Operation Queen: How I Plan to Fly On The 747 Before They Disappear

There’s no doubt the pandemic has changed aviation forever.

In an effort to simplify strategy, streamline and modernize fleets, enhance the customer experience, and ultimately save money, we’ve seen countless carriers begin to eliminate specific types of planes from their fleet.

For example…

…and that’s only news from Delta.


Lufthansa A380

Personally, as an aviation geek, the saddest announcements have come from several global carriers and their retirement of the “jumbos” or the biggest wide-body aircraft (e.g. Boeing 747, Airbus A380, and Boeing 777).

Since the beginning of the year we’ve seen countless carriers eliminate and replace these seemingly inefficient planes with the newer and more efficient (read 787s, A350s) including Qantas retiring their 747 and saying they do not plan to fly their A380s for years.

In fact, we’ve seen several airlines retire their entire “jumbo” fleet overnight (see Air France retires their entire fleet of A380s effective immediately and Lufthansa retiring their entire A380 and A340-600 fleet.) So where does this leave us?


I have loved planes since my childhood but the 747 was the first plane that I saw and went googly eyes for (is that a word!?) 😍

The 747 was introduced in 1970 so it has been around for a long time. The A380 was introduced in the early 2000’s when I became a bit more obsessed (in a healthy way 🤪) with aviation. I quickly gravitated towards the “newer and better” A380, flown the A380 on several different carriers, but unfortunately have never flew the 747, affectionately known as the ‘Queen of the skies.’

Understanding that many airlines are retiring, both, the A380 and 747 quickly, I have made it top priority to fly the iconic Queen.


The ‘Queen of the Skies,’ is one of aviation’s most distinctive aircraft with the raised forward passenger deck and cockpit. But with British Airways, KLM and Virgin Atlantic having all grounded their fleets (at least temporarily) who still operates the passenger carrier 747?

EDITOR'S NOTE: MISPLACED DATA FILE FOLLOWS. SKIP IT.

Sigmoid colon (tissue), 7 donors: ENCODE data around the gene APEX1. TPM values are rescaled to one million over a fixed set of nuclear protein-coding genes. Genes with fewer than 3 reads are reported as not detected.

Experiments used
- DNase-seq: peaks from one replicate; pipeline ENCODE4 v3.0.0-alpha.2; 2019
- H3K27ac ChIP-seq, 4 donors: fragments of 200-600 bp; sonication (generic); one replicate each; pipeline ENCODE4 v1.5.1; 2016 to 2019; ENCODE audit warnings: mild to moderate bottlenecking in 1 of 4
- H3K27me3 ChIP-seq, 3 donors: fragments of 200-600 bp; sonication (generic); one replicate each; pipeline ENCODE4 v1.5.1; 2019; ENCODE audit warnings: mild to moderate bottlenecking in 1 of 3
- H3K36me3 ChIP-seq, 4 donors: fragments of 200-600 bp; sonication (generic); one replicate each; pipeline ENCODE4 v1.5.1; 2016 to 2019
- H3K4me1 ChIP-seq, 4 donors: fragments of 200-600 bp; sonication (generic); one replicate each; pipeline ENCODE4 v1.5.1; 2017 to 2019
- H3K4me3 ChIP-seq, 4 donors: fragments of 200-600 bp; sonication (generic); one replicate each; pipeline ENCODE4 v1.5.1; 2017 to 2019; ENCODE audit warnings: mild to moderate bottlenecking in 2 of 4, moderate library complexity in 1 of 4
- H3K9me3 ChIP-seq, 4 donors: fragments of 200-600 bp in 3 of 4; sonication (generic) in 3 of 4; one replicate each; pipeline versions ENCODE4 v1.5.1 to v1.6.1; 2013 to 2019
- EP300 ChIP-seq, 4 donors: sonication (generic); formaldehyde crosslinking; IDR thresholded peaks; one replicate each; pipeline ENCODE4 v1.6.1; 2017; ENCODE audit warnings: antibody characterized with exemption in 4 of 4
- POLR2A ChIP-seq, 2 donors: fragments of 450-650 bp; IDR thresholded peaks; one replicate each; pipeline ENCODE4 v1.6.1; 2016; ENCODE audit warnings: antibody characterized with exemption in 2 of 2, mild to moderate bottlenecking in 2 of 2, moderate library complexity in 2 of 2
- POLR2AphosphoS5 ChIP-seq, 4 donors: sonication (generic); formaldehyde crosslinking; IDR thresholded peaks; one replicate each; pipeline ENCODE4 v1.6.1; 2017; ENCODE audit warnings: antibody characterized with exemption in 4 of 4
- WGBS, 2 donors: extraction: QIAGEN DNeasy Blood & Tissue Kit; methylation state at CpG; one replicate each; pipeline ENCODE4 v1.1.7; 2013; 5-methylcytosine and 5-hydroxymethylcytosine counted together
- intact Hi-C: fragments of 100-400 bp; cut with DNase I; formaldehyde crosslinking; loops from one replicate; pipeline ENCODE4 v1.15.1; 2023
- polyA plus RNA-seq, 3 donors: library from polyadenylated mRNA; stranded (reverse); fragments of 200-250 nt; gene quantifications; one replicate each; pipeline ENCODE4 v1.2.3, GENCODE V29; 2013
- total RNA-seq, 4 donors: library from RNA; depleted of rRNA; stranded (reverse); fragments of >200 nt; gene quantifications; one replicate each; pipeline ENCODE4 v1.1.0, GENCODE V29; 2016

From my research, I’ve determined these are the carriers still flying the Boeing 747:

Air China

Air China has two variations of the aircraft, the 747-400 and the 747-8 and does not appear to show any sign of retiring the plane. The 747-8 is unique because it flies internationally and has first-class located in the nose of the jet.

Air India

Air India has four 747s, operates them on both domestic and international routes, and hasn’t announced any plans to get rid of them just yet.

Korean Air 

Korean Air has ten 747-8s and two -400s and sounds like a good bet given Asia appears to be reopening faster than most regions.


The German national carrier has both 747-400s and 747-8s in its fleet. If you’re interested in First or business class, it’s worth noting that the latter offers a first-class area in the nose and the former business-class only. 

Thai Airways

Thailand’s flag carrier currently has eleven 747s in its fleet, with a focus mainly within Asia (or occasionally to Australia).

All these aircraft offer business and first-class but there has been no announcement if they’ll ever take to the skies again following the pandemic.


Recognizing that Americans are banned from virtually every country on the planet, this is going to be a very challenging operation.

However, once a border reopens for any country and a carrier/route operates a 747, I’m on the first thing smoking!

Have you flown on a 747 (in economy, business, or first class)? What was your experience?

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